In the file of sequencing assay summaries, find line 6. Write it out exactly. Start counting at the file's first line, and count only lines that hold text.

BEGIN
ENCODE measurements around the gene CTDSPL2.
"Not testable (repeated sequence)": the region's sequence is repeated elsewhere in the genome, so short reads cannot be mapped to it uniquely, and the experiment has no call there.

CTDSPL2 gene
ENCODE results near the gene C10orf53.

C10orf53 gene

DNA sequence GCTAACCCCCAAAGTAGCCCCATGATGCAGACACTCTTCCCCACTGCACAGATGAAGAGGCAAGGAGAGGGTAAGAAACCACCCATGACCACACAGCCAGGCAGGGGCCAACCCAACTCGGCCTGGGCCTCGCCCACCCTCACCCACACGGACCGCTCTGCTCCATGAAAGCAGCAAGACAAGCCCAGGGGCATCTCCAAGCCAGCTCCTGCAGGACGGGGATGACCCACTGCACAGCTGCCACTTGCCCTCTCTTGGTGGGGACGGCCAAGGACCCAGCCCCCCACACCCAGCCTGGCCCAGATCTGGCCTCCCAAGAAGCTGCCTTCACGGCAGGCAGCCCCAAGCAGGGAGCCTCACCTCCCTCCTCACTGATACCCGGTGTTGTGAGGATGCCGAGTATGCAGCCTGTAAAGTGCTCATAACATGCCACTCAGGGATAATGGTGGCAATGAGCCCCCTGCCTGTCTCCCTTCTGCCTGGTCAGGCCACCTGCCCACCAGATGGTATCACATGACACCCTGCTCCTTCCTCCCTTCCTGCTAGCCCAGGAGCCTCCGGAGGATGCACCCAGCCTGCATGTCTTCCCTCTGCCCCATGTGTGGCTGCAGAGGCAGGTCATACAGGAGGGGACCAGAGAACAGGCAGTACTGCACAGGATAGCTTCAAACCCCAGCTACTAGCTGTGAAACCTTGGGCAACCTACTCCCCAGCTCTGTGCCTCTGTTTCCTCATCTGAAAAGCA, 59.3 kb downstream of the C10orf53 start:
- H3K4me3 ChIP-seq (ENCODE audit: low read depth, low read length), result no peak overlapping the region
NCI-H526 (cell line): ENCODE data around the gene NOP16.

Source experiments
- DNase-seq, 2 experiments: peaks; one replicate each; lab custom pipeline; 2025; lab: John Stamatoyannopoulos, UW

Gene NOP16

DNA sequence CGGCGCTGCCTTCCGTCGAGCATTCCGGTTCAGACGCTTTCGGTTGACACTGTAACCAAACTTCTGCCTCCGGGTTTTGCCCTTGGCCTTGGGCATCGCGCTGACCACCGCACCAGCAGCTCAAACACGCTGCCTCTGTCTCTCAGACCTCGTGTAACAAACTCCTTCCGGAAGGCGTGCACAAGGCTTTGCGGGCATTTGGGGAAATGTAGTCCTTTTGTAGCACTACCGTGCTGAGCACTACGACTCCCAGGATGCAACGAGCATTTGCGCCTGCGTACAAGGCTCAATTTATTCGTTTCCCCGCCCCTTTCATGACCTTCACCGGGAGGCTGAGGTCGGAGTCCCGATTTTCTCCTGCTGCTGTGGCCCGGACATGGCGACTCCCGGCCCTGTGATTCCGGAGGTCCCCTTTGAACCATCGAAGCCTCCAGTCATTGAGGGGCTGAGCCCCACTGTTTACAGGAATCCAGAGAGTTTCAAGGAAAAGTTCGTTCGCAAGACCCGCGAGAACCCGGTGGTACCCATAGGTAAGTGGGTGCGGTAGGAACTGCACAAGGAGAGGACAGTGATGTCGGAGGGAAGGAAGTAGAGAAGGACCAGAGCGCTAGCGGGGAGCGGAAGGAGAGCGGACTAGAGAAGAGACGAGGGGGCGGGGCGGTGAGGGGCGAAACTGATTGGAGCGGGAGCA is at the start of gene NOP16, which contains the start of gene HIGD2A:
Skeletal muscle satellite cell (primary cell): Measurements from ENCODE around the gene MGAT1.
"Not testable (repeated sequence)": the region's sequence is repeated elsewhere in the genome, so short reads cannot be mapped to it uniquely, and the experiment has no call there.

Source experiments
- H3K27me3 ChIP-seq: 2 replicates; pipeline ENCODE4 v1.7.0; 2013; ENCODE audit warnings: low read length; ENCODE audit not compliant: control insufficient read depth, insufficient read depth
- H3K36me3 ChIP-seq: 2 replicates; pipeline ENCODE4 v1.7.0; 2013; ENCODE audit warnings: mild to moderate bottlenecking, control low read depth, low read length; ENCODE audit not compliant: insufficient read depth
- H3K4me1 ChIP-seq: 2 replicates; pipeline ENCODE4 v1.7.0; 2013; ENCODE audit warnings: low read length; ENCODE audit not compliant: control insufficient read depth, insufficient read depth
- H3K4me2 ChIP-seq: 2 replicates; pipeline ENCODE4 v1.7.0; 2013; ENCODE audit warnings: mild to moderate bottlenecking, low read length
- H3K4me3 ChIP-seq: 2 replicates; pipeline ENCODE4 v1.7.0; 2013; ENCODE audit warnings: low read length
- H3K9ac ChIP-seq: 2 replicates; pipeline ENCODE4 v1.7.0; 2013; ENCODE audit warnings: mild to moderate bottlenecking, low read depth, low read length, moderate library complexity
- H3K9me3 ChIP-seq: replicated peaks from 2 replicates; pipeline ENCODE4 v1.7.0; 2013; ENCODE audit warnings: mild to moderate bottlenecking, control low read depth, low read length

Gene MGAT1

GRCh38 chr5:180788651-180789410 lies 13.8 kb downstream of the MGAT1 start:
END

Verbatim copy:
DNA sequence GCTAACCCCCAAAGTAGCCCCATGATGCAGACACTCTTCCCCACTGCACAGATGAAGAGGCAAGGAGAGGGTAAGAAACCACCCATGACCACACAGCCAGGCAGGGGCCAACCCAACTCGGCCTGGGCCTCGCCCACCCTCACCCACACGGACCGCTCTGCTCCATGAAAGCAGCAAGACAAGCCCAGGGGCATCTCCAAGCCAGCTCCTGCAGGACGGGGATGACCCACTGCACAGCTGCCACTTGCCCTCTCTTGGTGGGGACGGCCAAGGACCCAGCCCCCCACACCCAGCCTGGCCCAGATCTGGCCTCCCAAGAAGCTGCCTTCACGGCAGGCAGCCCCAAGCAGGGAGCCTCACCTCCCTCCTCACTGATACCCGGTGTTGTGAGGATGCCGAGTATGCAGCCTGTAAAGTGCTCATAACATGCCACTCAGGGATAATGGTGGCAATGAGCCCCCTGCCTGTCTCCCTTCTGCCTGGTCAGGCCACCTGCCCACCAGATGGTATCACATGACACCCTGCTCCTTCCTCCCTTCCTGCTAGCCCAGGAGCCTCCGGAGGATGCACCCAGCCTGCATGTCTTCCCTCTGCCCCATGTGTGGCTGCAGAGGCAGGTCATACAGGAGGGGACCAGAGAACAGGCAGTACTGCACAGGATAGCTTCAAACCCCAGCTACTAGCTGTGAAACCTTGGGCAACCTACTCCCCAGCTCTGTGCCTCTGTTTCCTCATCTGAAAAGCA, 59.3 kb downstream of the C10orf53 start: